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Yosef was sold for 20 silver pieces.

Yerushalmi (Shekalim 2:3) and Bereishis Rabbah (84:18) both say that since the 10 brothers each received 2 silver pieces, which were worth half a shekel, their descendants would later be obligated to give half a shekel as a Kaporah.

The Korban HaEdah on the Yerushalmi explains that Binyomin was not with them, but does not mention Reuven.

Reuven was not present at this sale and had no idea it had happened until he returned to his brothers. As is seen in Bereishis (37:29) and Rashi's explanation there.

Does it say anywhere that the brothers would have split their share of 20 silver coins with Reuven and did Reuven accept his share?

Pirkei DeRebbi Eliezer (38) says that Reuven told his brothers not to kill him, but to throw him into the pit so that he could return later to remove him and save him. It then says that the brothers sold Yosef for 20 silver pieces and each of the brothers took 2 pieces of silver to buy shoes. Reuven however, was not there yet, so it seems they left him 2 silver coins, but did Reuven accept it?

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    Does this answer your question? Asara Haruge Malchut (Ten Martyrs), why were 10 Rabbis killed?
    – robev
    Dec 28, 2022 at 17:57
  • There it addresses Reuben's culpability
    – robev
    Dec 28, 2022 at 17:57
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    I know Reuven was culpable in the general sale and the events that took place. But my question is specifically regarding the profit from the 20 silver coins.
    – Shmeeeel
    Dec 28, 2022 at 18:15
  • But I think that this answer there addresses your question
    – robev
    Dec 29, 2022 at 6:23
  • Again, I know Reuven was present and involved in throwing Yosef into the pit, but as I quoted the Pirkei DeRebbe Eliezer this was to remove him later. I fully understand that he would still get punished when this plan failed. However I am very specifically trying to find a source that Reuven accepted his monetary share in the sale. Nothing to do with punishment or culpability.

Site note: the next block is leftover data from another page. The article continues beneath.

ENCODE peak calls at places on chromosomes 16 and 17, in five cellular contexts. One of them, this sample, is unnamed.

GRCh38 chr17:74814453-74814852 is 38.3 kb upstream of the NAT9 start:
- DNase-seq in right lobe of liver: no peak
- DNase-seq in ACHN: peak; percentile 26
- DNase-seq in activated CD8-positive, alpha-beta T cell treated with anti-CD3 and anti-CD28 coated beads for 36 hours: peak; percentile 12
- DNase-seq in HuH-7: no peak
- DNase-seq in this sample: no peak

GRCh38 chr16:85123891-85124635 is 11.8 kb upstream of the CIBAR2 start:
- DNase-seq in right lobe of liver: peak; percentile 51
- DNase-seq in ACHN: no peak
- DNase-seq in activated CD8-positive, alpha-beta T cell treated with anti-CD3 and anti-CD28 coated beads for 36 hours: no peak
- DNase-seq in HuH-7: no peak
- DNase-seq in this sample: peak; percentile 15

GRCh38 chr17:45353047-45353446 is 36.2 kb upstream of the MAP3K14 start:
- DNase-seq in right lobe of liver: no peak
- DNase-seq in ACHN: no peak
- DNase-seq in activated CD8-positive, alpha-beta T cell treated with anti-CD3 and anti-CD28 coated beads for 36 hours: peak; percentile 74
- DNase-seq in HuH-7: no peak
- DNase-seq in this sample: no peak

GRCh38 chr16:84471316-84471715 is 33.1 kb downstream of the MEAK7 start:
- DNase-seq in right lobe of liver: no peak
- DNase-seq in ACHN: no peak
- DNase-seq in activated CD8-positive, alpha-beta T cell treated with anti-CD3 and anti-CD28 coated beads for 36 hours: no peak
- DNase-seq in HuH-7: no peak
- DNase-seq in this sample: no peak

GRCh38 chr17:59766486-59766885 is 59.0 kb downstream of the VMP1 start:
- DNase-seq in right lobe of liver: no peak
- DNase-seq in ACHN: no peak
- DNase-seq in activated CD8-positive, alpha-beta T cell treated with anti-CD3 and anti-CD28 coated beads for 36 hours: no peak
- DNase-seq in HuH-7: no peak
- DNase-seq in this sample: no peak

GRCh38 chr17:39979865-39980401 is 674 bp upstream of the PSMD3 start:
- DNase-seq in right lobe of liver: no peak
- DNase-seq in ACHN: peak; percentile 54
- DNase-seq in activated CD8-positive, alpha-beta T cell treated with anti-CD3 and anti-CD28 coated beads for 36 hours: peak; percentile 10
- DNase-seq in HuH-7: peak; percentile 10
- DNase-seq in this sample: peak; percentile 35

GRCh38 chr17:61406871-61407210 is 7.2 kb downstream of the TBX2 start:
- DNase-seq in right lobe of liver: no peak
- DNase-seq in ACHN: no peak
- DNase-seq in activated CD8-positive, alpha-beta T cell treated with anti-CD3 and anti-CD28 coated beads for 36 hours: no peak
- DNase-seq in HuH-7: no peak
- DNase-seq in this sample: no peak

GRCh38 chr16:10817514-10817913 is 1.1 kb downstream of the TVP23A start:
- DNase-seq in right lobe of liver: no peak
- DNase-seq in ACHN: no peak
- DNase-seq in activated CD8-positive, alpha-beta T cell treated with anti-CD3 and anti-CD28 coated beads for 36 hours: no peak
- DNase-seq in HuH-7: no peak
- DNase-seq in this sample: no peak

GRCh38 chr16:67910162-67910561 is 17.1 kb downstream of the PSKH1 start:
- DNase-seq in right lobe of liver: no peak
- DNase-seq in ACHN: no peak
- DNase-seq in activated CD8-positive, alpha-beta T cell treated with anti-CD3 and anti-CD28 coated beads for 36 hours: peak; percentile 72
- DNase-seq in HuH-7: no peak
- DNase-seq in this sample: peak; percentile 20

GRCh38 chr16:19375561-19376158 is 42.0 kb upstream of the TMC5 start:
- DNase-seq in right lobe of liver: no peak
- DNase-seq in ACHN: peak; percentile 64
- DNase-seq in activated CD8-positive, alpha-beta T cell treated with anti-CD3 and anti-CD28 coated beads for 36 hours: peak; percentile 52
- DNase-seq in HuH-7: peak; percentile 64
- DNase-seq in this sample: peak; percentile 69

– Shmeeeel
    Dec 29, 2022 at 6:30

1 Answer 1

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There are meforshim who explain that technically, the brothers did not actually sell Yoseph. IIRC it was Rabbi Kornfeld on verse 28. The brothers withdrew leaving Yosef in the pit and the Midyanim heard him, pulled him up and sold him. When Reuven came back and found him gone, he went to the brothers and asked what had happened. Since the brothers had thought he was still in the pit, they came up with the plan to pretend that he was dead. They assumed that he had been sold to the caravan on its way to Egypt.

Since that was their original plan, they were blamed for that. Yoseph thought that they had sold him since that was all that he knew. He may have thought his father knew about this as well since he had not tried to redeem him.

Verse 30

And he returned to his brothers and said, > "The boy is gone! And I where will I go?"

seems to imply that the brothers did not know what had happened to Yosef.

Rabbi Hirsch (unlike Rashi) explains:

... as further the text of verse 28 says that it was not the brothers, but these Midianite merchants who drew Joseph up out of the pit and sold him to the Ishmaelites, this way of taking it has much more to recommend it. The brothers wanted tosell him to the Ishmaelites meanwhile the merchants came along, fetched Joseph up and they sold him to the Ishmaelites.

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  • Who are these meforshim? The Torah says they sold him
    – robev
    Dec 29, 2022 at 6:22
  • According to those meforshim what does the pasuk mean when it says 20 silver pieces? Furthermore how do those meforshim deal with the countless sources that I brought discussing the 20 silver pieces?
    – Shmeeeel
    Dec 29, 2022 at 12:45
  • @Shmeeeel They say that the brothers were considered guilty because they had intended to sell Yosef and that Yosef was sold as a slave. Note that each time he was sold, the price was increased to allow each group of sellers to make a profit as well as to cover the supplies needed to keep him alive as well as the salaries of the guards. Dec 29, 2022 at 17:08
  • @robev IIRC it was Rabbi Kornfeld. The Torah treats the brothers as guilty since they intended to sell him. Since Reuven did not succeed in rescuing him, and agreed to the original plan, he is also treated as guilty. Dec 29, 2022 at 17:11
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    @sabbahillel I have explained multiple times that I am not looking for sources that Reuven was guilty, responsible or culpable, all of those I am aware of. I am looking for a very specific source that Reuven willingly accepted his share of the 2 silver pieces out of the 20 silver pieces.
    – Shmeeeel
    Dec 30, 2022 at 7:17

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